Global Invaders Project

Invasive species reduce biodiversity and are considered a major threat to ecosystems worldwide. Despite general knowledge of their widespread impacts, we still lack a consistent list of which species are invasive, where they have been studied, and what sorts of specific impacts have been identified. This information is critical for understanding the conditions that lead to invasion and informing effective monitoring and management.

Invaders for Sale: Invasive Species in the Plant Trade Industry

Invasive plants have well-documented negative ecological and economic impacts. Ironically, humans deliberately introduce the majority of invasive plants, with over 50% of introductions attributable to import and planting of the species as ornamentals in our homes and gardens. Although over 1300 plants have been identified as invasive in the U.S., preliminary data suggest that many of these species remain commonly sold by nurseries and other online vendors (like Amazon and eBay).

Insect Taxonomy and Curation

Students will help organize the UMass insect collection by sorting unsorted specimens to order (Coleoptera, Hemiptera, etc.) and within orders, sorting specimens into the most common families. Students will learn about insect classification and diversity through hands-on experience with specimens. Prior knowlege of insect taxonomy is helpful but not essential.

Describe a Species

Our lab studies armored scale insects, a group of tiny parasite-like plant-feeding insects that includes many invasive pests. We have been collecting armored scale insects in tropical rainforests around the world, including Panama, Borneo, Australia, and Gabon, and have found over 100 undescribed species. In this project students spend the first half of the semester familiarizing themselves with the structures and terminology of armored scale insect morpholology, by using standard dichotomous keys to identify a series of samples mounted on microscope slides.

Circadian control of ovulation

Multicellular organisms have endogenous daily (circadian) clocks that control most aspects of their physiology and behavior. On a molecular level, circadian rhythms are generated by cell-autonomous transcriptonal-translational feedback loops involving core "clock genes" and their protein products. In mammals, a master circadian pacemaker is located in the suprachiasmatic nucleus of the hypothalamus (SCN). Among the functions under its control is ovulation, which is triggered by a surge of luteinizing hormone (LH) from the anterior pituitary.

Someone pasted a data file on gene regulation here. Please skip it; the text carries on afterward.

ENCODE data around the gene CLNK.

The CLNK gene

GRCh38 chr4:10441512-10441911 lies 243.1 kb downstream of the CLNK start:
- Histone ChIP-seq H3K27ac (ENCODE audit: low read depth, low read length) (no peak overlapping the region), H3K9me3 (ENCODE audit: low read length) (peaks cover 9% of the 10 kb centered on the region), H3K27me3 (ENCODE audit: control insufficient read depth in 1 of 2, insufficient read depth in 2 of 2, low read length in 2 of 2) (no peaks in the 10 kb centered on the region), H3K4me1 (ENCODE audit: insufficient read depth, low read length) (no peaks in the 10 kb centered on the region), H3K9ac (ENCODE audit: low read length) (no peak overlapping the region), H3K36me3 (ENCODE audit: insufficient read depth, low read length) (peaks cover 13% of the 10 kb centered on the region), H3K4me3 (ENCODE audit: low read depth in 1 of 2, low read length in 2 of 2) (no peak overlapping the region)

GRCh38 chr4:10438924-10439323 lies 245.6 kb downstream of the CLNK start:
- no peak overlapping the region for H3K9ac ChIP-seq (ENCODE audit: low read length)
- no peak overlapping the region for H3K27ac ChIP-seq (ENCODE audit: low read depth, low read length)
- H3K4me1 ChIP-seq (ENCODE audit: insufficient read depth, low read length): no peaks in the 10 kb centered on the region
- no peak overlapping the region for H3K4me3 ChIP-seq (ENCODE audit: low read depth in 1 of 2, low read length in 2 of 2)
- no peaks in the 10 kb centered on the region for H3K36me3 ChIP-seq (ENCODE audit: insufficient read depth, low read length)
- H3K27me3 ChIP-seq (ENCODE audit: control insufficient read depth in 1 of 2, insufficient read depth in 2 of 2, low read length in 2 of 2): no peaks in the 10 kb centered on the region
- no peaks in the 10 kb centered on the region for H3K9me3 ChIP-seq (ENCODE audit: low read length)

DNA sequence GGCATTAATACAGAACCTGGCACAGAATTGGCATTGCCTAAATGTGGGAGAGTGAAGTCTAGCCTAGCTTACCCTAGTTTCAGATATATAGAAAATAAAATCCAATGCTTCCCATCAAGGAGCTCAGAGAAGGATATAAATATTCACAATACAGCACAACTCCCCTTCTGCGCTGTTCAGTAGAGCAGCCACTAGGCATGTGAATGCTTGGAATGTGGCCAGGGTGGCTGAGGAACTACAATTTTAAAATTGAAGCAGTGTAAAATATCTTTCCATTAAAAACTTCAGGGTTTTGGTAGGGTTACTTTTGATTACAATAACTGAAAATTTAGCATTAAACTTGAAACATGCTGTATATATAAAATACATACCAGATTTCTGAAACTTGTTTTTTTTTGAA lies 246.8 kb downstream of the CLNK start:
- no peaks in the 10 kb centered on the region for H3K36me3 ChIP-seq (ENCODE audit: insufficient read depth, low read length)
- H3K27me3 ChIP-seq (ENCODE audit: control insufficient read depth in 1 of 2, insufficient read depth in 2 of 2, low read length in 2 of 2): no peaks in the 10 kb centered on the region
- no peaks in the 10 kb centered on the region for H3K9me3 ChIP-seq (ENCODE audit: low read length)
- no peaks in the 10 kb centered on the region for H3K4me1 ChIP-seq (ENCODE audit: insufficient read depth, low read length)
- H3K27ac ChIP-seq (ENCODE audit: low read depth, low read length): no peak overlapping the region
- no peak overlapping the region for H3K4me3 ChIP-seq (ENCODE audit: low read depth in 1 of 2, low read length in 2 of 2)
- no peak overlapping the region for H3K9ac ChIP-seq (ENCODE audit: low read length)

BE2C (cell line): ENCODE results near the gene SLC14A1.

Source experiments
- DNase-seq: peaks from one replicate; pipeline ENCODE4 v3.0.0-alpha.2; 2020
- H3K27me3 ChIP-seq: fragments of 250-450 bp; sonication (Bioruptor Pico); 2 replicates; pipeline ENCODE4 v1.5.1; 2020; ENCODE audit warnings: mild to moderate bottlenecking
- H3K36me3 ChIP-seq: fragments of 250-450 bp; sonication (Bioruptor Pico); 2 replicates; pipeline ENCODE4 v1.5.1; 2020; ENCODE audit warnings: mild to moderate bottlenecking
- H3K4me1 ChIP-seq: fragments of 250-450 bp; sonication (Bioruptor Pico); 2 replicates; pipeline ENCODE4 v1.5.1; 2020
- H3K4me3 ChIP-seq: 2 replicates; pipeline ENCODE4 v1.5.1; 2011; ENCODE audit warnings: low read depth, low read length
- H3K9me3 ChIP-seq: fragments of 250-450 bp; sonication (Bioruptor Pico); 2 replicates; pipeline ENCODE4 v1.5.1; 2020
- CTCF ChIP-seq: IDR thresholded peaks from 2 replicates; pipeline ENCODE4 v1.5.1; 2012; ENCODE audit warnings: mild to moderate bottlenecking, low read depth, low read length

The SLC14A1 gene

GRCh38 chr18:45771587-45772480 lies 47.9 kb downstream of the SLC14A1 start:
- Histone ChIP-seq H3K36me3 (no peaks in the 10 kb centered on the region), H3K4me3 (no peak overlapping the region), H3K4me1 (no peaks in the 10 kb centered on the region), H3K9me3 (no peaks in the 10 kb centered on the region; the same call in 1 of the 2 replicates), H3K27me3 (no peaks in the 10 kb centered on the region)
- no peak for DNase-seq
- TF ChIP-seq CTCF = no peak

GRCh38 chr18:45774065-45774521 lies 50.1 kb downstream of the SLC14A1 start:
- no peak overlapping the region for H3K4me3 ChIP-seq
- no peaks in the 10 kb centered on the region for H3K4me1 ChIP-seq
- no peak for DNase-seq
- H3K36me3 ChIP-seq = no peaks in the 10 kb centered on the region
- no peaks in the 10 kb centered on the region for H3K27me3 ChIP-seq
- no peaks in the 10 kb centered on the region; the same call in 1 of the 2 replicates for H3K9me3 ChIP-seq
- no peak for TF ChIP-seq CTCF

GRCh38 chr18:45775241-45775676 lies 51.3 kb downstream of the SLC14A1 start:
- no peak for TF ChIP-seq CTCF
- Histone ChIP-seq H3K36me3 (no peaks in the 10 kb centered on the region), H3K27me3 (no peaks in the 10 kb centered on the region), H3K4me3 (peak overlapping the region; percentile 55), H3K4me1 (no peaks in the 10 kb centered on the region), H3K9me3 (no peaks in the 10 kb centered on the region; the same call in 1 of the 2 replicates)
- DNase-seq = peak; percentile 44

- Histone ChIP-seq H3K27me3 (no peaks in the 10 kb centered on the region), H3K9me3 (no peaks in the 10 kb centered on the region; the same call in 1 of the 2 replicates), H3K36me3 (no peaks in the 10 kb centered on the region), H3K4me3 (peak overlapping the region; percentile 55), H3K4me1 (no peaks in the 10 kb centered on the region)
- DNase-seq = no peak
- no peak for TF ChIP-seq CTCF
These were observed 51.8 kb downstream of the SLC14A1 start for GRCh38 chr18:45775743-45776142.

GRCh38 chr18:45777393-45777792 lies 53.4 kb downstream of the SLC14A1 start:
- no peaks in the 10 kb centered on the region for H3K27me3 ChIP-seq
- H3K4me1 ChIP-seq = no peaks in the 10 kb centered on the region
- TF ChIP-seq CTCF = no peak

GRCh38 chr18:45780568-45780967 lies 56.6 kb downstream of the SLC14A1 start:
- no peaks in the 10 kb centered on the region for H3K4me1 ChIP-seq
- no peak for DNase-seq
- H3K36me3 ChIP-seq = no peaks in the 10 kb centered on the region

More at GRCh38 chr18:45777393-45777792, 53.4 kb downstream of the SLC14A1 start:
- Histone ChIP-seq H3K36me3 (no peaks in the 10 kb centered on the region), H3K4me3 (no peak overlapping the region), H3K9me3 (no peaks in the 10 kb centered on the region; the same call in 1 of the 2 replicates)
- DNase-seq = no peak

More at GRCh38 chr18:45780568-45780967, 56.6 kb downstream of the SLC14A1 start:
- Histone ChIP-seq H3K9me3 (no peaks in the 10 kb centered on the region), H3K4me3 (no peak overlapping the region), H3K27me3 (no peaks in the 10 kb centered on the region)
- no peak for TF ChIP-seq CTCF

Jumping spider visual behavior

In this project, you will help us learn how spiders react to different visual stimuli. You'll be working with jumping spiders, which have eight eyes that provide them with acute vision. We are interested in how their vision is "primed" by other sensory input—when they hear wasp sounds, for example, are they more likely to react to visual images of wasps? Your project will involve putting spiders in arenas and recording their behavior to videos when they are primed with different sounds.

Pioneer Valley Forest Community Project - Invertebrate ID

Forest communities across the globe are being impacted by rapidly expanding human presence due to agriculture and urbanization. The Pioneer Valley Forest Community Project is assessing the response of forest ecosystems to these pressures in Western Massachusetts. To evaluate this response, we collected data on multiple taxa including birds, tree communities, and invertebrates.

Effect of a virus on adult house fly food intake

House fly is a major problem world wide. It vectors pathogens of humans, food products, and domestic animals. A newly discovered virus attacks the salivary glands of adult flies of both sexes. The pathology of the virus is that it prevents females from producing eggs and prevents mating in both sexes. Internally it causes hypertrophy or enlargement of the salivary glands. In order to produce the numerous virions essential for transmission, a considerable amount of energy in the form of food intake must be essential.

Brain connectomics

We are reconstructing entire brains from serial sectioned electron micrographs. In this way, we can find not only every neuron, but every synapse each neuron makes. We are doing this with simple brains from nudibranch molluscs, which have only 10,000 neurons. That's still a very large number. We are using semi-automated techniques to "segment" neurons and find their connections, but the software still needs humans to guide it. We are looking for students to run this software and trace out neurons from the electron micrographs.

Molecular genetic mechanisms of host-microbe mutualism

The Wang Lab, located in the Life Science Laboratories, is interested in the mechanisms of beneficial host-microbe interactions. Our experimental system is the symbiosis between legumes and nitrogen-fixing rhizobia, with important economic and environmental relevance, as well as similarities to pathogenic interactions. The BURA student will be engaged in dissecting the genetic basis of the nitrogen-fixing symbiosis, in particular characterizing the defects in host mutants unable to sustain a successful symbiotic relationship.


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